(2.) If the free acts of men were unknown before to God, no man can see how there can be any government of the world by him. Such contingencies may happen, and such resolves of men’s free-wills unknown to God, as may perplex his affairs, and put him upon new counsels and methods for attaining those ends which he settled at the first creation of things; if things happen which God knows not of before, this must be the consequence; where there is no foresight, there is no providence; things may happen so sudden, if God be ignorant of them, that they may give a check to his intentions and scheme of government, and put him upon changing the whole model of it. How often doth a small intervening circumstance, unforeseen by man, dash in pieces a long meditated and well-formed design! To govern necessary causes, as sun and stars, whose effects are natural and constant in themselves, is easy to be imagined; but how to govern the world that consists of so many men of free-will, able to determine themselves to this or that, and which have no constancy in themselves, as the sun and stars have, cannot be imagined; unless we will allow in God as great a certainty of foreknowledge of the designs and actions of men, as there is inconstancy in their resolves. God must be altering the methods of his government every day, every hour, every minute, according to the determinations of men, which are so various and changeable in the whole compass of the world in the space of one minute; he must wait to see what the counsels of men will be, before he could settle his own methods of government; and so must govern the world according to their mutability, and not according to any certainty in himself. But his counsel is stable in the midst of multitudes of free devices in the heart of man (Prov. 19:21), and knowing them all before, orders them to be subservient to his own stable counsel. If he cannot know what tomorrow will bring forth in the mind of a man, how can he certainly settle his own determination of governing him? His decrees and resolves must be temporal, and arise pro re nata, and he must always be in counsel what he should do upon every change of men’s minds. This is an unworthy conceit of the infinite majesty of heaven, to make his government depend upon the resolves of men, rather than their resolves upon the design of God.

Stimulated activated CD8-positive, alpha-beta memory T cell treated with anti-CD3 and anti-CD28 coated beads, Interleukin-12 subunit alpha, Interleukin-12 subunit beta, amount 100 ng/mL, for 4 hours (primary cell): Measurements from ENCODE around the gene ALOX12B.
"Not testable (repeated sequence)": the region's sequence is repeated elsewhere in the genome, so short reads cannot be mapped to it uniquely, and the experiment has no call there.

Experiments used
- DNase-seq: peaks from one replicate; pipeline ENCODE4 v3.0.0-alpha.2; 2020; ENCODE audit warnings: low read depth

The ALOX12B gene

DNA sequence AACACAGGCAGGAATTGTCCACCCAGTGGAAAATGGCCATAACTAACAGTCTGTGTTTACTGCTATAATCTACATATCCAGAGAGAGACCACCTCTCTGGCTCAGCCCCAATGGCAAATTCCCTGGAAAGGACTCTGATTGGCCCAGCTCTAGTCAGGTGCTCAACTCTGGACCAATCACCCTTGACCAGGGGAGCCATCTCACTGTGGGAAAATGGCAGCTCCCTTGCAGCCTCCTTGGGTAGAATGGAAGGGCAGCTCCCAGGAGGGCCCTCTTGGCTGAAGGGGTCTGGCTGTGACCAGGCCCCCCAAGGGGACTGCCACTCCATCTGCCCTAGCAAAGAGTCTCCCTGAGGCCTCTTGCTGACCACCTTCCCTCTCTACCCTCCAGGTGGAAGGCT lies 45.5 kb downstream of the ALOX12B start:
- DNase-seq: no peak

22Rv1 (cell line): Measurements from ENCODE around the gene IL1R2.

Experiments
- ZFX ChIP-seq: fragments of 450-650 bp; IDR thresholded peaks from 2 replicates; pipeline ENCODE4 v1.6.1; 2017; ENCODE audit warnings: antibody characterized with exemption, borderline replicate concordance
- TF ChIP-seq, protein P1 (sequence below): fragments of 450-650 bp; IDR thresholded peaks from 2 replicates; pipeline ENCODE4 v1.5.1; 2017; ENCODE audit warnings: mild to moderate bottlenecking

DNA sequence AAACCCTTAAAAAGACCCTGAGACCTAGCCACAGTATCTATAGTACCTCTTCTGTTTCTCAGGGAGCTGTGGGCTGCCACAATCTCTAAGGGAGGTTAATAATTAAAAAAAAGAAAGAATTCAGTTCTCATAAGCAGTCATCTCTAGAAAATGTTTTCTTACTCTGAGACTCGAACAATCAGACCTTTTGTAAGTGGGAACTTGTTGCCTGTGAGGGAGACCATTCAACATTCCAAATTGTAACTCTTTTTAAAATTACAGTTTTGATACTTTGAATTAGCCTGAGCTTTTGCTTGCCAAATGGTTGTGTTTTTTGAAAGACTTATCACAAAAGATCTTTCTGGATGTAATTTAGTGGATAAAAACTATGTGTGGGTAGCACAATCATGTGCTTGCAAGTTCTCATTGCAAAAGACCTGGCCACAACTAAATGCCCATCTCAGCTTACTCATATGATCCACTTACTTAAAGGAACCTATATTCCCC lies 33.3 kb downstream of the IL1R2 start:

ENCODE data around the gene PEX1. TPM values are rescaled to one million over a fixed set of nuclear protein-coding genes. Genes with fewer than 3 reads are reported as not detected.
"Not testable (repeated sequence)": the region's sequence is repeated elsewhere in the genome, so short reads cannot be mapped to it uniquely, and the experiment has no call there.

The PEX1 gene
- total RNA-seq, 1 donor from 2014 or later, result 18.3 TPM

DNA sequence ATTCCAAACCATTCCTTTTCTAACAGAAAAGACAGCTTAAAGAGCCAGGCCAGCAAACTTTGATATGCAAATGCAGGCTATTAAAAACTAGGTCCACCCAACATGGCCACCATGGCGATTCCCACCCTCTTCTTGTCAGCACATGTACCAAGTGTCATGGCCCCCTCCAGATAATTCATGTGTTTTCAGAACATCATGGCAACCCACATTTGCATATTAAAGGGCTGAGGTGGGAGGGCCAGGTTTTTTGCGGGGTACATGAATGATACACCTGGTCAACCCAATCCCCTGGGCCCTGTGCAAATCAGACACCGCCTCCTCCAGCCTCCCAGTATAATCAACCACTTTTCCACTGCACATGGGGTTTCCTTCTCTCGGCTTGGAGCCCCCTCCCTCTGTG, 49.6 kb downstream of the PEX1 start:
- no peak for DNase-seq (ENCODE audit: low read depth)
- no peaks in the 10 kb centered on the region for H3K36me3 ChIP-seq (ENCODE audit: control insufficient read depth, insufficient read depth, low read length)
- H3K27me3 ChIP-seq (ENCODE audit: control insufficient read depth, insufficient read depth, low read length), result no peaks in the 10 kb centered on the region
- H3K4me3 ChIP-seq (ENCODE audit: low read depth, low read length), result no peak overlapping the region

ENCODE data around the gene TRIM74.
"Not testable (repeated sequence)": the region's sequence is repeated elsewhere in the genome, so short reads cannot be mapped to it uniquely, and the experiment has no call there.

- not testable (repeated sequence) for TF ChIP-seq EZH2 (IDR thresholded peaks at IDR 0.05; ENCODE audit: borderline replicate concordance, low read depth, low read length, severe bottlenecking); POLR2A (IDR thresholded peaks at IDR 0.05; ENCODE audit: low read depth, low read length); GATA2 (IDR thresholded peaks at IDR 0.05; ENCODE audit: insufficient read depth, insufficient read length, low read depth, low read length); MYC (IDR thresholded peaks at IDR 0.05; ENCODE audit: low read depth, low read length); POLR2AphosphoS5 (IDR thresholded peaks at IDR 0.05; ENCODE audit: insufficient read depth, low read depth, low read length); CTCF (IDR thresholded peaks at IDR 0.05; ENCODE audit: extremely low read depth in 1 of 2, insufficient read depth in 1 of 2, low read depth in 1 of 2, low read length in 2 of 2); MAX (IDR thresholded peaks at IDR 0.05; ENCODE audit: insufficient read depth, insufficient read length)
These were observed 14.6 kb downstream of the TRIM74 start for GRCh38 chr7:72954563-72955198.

2. It is therefore certain, that God doth foreknow the free and voluntary acts of man. How could he else order his people to ask of him things to come, in order to their deliverance, such things as depended upon the will of man, if he foreknew not the motions of their will (Isa. 45:11)?